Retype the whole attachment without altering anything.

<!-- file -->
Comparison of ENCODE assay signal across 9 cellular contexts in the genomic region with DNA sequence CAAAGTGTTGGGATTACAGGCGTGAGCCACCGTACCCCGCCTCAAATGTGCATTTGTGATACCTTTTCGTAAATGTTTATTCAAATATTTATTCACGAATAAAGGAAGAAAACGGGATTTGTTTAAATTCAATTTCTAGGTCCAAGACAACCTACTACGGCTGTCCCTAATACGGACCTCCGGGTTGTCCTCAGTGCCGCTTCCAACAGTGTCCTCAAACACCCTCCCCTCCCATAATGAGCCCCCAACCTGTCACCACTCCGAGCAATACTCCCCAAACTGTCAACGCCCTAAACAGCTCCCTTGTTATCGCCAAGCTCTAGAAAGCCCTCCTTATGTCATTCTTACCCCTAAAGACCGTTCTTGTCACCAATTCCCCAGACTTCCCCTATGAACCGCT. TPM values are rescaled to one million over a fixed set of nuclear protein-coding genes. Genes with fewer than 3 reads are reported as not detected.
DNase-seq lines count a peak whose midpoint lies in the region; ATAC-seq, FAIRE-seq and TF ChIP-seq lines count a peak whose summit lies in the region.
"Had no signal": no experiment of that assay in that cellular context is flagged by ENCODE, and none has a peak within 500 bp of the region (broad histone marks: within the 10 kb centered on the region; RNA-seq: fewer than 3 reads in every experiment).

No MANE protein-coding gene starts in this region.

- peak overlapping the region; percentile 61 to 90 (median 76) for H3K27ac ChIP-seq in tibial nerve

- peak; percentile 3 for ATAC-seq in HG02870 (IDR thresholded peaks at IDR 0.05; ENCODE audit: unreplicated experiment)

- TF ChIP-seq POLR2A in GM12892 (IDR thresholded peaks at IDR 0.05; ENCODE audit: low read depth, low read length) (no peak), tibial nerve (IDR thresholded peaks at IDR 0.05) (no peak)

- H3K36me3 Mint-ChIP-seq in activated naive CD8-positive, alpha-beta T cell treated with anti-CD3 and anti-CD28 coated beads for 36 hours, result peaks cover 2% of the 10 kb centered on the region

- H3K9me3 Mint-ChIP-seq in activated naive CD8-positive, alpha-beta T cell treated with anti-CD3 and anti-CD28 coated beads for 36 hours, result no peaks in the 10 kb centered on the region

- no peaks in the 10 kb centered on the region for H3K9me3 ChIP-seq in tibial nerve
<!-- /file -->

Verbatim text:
Comparison of ENCODE assay signal across 9 cellular contexts in the genomic region with DNA sequence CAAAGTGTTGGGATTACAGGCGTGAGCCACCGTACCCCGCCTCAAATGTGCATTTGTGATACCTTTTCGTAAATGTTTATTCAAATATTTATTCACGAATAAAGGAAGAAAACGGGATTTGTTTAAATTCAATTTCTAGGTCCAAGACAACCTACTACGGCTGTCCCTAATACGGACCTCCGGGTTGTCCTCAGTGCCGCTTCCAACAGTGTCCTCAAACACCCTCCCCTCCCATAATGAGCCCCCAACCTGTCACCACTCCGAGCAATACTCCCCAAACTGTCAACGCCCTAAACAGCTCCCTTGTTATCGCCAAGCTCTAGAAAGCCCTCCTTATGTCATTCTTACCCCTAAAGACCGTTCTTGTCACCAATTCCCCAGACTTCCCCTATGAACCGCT. TPM values are rescaled to one million over a fixed set of nuclear protein-coding genes. Genes with fewer than 3 reads are reported as not detected.
DNase-seq lines count a peak whose midpoint lies in the region; ATAC-seq, FAIRE-seq and TF ChIP-seq lines count a peak whose summit lies in the region.
"Had no signal": no experiment of that assay in that cellular context is flagged by ENCODE, and none has a peak within 500 bp of the region (broad histone marks: within the 10 kb centered on the region; RNA-seq: fewer than 3 reads in every experiment).

No MANE protein-coding gene starts in this region.

- peak overlapping the region; percentile 61 to 90 (median 76) for H3K27ac ChIP-seq in tibial nerve

- peak; percentile 3 for ATAC-seq in HG02870 (IDR thresholded peaks at IDR 0.05; ENCODE audit: unreplicated experiment)

- TF ChIP-seq POLR2A in GM12892 (IDR thresholded peaks at IDR 0.05; ENCODE audit: low read depth, low read length) (no peak), tibial nerve (IDR thresholded peaks at IDR 0.05) (no peak)

- H3K36me3 Mint-ChIP-seq in activated naive CD8-positive, alpha-beta T cell treated with anti-CD3 and anti-CD28 coated beads for 36 hours, result peaks cover 2% of the 10 kb centered on the region

- H3K9me3 Mint-ChIP-seq in activated naive CD8-positive, alpha-beta T cell treated with anti-CD3 and anti-CD28 coated beads for 36 hours, result no peaks in the 10 kb centered on the region

- no peaks in the 10 kb centered on the region for H3K9me3 ChIP-seq in tibial nerve